An appeals court in New York has ruled that a United States law defining marriage as a union between a man and a woman is unconstitutional.

The 2nd Circuit Court of Appeals said the law denies federal benefits to lawfully married same-sex couples.


Windsor's attorneys argued that the act violates the 14th Amendment of the U.S. Constitution, which guarantees equal protection under the law.

A federal court in New York agreed, and the ruling by the 2nd Circuit on Thursday upheld the lower court decision.

The full ruling is here [PDF], but its a pretty obvious one. Of course the law is discriminatory - that is what it is explicitly designed to do! But such laws are not permissible under the US Constitution; the only surprising thing is that it has taken so long for the courts to say so.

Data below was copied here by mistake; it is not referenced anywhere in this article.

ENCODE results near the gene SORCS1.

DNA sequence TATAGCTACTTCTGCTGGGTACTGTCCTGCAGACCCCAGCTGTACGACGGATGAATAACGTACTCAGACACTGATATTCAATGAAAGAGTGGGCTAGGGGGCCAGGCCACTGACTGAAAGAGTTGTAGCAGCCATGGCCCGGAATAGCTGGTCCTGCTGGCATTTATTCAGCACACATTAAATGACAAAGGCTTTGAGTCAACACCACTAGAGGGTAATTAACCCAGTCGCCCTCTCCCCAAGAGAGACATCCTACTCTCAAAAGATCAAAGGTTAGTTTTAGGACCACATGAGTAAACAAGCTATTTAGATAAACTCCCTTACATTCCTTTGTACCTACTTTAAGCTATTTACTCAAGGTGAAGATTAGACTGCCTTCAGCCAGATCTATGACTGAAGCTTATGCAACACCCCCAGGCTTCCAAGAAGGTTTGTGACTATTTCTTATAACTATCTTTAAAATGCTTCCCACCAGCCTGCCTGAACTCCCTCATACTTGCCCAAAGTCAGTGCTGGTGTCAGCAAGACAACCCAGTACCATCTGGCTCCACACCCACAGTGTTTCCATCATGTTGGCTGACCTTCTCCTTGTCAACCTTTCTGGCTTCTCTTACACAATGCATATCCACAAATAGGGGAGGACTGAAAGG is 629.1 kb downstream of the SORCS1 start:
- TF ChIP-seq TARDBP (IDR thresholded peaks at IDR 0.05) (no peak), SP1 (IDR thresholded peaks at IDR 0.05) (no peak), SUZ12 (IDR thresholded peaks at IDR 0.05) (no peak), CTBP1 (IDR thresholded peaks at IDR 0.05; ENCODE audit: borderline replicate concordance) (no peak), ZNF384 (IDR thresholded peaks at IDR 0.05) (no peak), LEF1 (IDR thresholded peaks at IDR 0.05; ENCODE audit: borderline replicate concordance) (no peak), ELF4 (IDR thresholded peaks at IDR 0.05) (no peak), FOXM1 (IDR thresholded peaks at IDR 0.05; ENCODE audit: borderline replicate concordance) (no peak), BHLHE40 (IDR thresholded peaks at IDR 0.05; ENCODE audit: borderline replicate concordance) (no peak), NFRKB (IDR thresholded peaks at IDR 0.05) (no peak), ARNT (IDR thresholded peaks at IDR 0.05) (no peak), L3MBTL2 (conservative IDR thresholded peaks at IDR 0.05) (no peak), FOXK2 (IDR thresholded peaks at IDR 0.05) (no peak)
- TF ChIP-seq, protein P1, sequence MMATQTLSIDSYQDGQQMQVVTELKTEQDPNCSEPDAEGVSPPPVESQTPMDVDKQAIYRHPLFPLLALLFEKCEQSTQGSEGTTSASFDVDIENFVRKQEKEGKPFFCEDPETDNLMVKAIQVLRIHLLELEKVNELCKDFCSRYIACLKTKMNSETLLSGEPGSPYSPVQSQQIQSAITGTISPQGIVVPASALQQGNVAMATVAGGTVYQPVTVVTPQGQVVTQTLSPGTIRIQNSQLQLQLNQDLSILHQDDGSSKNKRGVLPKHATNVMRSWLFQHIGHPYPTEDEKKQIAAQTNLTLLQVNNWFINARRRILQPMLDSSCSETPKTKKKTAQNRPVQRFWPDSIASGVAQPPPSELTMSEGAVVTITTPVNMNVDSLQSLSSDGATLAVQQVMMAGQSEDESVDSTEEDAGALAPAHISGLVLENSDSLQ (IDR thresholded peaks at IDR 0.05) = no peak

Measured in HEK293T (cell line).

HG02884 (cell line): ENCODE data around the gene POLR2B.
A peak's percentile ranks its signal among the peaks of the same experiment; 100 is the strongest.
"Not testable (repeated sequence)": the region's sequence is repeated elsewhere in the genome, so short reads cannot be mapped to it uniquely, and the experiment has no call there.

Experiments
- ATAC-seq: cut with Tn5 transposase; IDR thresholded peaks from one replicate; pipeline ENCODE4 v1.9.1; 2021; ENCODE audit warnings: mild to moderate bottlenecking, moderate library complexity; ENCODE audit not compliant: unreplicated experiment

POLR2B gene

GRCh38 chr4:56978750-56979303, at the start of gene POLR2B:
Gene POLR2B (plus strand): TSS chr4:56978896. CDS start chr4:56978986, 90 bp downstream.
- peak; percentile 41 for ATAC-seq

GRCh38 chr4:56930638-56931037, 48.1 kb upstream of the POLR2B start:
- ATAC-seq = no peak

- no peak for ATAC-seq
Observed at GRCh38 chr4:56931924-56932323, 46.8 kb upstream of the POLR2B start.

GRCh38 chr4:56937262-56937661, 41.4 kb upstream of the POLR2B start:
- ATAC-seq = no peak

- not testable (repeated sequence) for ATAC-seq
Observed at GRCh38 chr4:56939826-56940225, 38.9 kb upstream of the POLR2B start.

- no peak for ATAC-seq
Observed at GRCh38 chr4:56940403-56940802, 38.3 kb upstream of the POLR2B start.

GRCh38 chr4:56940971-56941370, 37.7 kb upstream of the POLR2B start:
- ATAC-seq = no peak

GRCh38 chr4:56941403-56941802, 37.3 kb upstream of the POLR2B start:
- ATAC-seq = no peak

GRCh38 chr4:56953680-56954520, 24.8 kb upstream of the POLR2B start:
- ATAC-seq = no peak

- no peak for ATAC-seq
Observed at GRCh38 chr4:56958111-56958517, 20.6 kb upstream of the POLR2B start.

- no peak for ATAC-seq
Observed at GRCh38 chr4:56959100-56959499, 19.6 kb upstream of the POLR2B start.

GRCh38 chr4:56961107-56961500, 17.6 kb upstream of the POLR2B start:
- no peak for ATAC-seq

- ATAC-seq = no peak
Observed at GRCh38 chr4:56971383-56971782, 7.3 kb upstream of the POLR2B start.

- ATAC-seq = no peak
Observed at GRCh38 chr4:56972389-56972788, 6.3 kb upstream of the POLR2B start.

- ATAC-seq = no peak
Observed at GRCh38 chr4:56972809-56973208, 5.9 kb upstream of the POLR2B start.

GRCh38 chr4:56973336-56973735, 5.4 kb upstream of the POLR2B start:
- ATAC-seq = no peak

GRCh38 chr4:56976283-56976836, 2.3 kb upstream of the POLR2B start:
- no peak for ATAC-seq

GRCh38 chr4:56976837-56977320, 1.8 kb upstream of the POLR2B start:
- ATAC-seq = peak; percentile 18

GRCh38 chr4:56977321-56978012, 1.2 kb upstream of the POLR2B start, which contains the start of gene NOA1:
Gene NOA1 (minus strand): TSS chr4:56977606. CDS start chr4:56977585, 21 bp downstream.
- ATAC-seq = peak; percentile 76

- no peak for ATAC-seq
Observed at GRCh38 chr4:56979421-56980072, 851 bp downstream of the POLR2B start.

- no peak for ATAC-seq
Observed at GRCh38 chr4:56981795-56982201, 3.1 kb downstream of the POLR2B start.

The next stage is presumably the Supreme Court. It will be interesting to watch the Republican judges contort themselves to avoid the obvious conclusion that bigot-laws are a denial of equal protection and therefore unconstitutional. Sadly, I suspect they'll manage somehow.

And so it begins...

The Maori Council are off to court in an effort to stop asset sales:

That sent a "pretty clear signal" to those considering legal action, he said.

Maori Council lawyer Donna Hall confirmed this morning they would be issuing proceedings today.

It was a unanimous decision following several meetings this week.

"We are issuing the proceedings today.... there's not many options left."

The claimants believed the Government's actions in going ahead with the sale without resolving Maori claims was illegal, she said.